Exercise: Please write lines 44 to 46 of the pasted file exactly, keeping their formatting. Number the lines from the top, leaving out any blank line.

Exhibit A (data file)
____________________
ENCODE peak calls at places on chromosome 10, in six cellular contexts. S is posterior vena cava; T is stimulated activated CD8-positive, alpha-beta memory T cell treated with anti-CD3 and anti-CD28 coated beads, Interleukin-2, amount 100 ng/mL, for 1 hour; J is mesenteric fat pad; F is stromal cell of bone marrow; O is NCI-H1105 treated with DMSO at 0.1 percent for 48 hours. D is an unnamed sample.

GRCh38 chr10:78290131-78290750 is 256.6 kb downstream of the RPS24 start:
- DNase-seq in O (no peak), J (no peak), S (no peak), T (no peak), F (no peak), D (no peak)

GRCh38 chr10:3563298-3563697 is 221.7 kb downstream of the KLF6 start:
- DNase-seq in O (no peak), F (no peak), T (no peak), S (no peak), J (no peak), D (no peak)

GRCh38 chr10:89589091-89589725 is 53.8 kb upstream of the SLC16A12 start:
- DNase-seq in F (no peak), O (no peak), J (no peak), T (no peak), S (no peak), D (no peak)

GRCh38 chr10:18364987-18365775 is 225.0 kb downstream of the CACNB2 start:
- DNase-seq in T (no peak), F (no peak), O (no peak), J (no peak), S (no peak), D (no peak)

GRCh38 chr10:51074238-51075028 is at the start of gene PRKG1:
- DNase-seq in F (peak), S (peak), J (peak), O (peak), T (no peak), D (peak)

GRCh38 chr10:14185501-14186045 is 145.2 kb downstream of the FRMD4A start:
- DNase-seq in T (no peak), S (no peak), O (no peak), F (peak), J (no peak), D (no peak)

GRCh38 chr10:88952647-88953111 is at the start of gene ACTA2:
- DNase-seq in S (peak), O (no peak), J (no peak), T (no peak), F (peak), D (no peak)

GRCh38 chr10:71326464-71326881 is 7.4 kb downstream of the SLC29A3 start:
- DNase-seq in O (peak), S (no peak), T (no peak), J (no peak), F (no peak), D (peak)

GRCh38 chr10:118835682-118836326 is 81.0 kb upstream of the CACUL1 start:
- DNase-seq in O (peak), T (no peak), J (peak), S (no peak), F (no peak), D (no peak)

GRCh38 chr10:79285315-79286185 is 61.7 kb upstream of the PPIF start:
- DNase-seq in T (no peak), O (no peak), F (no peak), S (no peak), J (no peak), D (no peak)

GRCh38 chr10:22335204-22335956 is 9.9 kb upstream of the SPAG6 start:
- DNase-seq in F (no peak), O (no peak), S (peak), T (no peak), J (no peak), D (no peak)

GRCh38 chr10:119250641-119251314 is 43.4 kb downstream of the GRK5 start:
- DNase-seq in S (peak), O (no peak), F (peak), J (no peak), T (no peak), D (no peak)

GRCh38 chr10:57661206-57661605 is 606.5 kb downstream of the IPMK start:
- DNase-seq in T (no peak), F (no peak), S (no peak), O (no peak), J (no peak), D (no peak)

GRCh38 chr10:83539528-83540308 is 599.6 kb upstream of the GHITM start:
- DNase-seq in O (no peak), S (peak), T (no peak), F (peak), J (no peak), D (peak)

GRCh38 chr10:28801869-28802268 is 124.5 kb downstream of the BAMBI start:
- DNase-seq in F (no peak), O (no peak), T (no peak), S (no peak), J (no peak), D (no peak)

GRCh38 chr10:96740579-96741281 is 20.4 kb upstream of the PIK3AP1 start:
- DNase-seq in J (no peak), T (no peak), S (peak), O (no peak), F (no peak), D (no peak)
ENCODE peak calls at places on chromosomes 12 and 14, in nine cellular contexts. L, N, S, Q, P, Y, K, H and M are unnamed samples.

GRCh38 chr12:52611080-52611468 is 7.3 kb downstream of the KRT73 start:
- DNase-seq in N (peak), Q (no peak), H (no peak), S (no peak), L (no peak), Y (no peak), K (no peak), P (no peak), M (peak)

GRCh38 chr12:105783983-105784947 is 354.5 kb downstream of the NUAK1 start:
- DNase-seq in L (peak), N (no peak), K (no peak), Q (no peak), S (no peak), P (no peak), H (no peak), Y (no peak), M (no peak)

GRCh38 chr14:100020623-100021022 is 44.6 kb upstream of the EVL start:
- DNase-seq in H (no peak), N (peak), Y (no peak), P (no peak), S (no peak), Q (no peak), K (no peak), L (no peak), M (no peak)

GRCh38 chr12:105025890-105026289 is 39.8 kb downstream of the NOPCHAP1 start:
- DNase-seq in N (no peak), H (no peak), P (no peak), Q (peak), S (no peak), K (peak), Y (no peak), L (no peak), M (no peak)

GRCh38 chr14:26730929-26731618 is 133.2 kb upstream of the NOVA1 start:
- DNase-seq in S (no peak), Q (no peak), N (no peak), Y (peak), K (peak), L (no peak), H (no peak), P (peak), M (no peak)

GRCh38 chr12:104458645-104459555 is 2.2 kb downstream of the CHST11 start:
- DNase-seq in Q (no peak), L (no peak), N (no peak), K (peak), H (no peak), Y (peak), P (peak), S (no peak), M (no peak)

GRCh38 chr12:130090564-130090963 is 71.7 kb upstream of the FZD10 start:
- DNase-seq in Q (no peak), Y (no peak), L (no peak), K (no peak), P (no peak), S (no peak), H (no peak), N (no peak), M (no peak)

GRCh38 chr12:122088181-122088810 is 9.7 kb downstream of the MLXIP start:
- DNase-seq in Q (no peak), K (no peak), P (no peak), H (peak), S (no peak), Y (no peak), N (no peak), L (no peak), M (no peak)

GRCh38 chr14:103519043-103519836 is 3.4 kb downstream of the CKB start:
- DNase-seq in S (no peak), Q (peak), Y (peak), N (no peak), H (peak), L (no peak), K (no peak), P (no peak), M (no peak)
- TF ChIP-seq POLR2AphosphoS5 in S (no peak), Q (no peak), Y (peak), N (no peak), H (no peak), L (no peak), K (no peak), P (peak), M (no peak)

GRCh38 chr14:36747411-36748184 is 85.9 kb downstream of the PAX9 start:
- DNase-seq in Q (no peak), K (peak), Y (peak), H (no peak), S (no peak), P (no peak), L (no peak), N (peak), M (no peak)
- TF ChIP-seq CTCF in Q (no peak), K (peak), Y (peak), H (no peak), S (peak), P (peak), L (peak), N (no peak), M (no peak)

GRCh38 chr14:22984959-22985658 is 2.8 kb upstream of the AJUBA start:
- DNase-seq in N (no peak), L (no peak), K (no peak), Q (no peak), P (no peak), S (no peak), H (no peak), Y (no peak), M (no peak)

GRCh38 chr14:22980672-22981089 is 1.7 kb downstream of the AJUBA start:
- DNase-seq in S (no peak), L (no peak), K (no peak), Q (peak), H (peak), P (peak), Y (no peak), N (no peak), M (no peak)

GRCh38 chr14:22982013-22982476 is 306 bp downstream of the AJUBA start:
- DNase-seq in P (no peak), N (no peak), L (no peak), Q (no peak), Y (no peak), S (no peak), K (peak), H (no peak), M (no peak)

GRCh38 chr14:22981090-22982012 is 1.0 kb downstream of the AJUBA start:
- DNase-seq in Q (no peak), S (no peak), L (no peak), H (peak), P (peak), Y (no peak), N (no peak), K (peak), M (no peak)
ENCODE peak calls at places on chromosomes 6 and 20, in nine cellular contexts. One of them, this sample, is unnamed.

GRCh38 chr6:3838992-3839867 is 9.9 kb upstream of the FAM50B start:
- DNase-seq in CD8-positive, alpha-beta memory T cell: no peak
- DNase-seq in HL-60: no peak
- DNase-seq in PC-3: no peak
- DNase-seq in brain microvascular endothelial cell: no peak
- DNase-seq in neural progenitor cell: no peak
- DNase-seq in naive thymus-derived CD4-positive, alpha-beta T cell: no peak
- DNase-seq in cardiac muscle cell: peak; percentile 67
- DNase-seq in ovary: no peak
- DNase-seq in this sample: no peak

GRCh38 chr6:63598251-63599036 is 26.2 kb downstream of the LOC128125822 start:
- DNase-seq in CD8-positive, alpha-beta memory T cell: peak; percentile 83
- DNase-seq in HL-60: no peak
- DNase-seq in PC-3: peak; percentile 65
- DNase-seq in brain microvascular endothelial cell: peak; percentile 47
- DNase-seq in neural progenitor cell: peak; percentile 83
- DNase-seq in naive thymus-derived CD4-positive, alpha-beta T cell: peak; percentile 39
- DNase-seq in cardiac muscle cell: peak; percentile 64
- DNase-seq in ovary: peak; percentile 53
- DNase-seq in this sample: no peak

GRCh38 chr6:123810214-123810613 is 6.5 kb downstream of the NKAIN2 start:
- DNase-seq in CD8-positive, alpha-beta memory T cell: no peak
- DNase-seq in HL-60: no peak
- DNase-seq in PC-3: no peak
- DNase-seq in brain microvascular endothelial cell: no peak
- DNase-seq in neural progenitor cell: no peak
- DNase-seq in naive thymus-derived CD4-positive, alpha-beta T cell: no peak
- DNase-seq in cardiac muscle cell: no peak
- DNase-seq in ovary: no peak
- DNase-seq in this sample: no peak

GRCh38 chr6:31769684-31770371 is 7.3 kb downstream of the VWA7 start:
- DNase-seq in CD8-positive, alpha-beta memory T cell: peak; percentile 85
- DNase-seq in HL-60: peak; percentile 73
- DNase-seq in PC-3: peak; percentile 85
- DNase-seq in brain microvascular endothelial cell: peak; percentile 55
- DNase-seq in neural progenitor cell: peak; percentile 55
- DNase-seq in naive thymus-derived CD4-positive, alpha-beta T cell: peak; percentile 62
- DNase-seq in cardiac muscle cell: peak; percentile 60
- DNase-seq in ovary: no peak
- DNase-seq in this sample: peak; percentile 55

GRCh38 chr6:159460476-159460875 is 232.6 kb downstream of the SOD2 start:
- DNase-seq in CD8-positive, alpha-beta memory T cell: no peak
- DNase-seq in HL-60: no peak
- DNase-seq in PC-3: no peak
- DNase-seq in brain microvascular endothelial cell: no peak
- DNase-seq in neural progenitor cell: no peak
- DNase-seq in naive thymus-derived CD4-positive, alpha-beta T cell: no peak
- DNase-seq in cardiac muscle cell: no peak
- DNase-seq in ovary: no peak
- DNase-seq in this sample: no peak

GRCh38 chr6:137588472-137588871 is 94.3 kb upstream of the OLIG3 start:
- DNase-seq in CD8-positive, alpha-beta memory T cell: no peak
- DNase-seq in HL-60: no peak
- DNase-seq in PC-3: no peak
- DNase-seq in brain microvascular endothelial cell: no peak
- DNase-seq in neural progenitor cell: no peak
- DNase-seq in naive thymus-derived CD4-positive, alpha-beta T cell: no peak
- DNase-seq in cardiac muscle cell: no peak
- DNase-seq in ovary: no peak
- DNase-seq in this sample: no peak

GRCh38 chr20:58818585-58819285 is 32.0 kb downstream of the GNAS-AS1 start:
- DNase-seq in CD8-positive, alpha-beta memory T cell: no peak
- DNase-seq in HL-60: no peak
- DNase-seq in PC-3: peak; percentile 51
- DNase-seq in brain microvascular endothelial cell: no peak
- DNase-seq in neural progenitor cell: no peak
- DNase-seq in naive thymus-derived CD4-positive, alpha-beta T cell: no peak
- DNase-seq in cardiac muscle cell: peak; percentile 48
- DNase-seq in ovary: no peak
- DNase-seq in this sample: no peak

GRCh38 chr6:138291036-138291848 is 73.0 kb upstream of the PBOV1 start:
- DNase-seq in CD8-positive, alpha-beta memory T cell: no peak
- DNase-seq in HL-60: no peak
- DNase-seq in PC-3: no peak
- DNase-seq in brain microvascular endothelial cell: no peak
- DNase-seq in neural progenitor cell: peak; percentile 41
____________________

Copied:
- DNase-seq in S (no peak), Q (no peak), N (no peak), Y (peak), K (peak), L (no peak), H (no peak), P (peak), M (no peak)

GRCh38 chr12:104458645-104459555 is 2.2 kb downstream of the CHST11 start:
- DNase-seq in Q (no peak), L (no peak), N (no peak), K (peak), H (no peak), Y (peak), P (peak), S (no peak), M (no peak)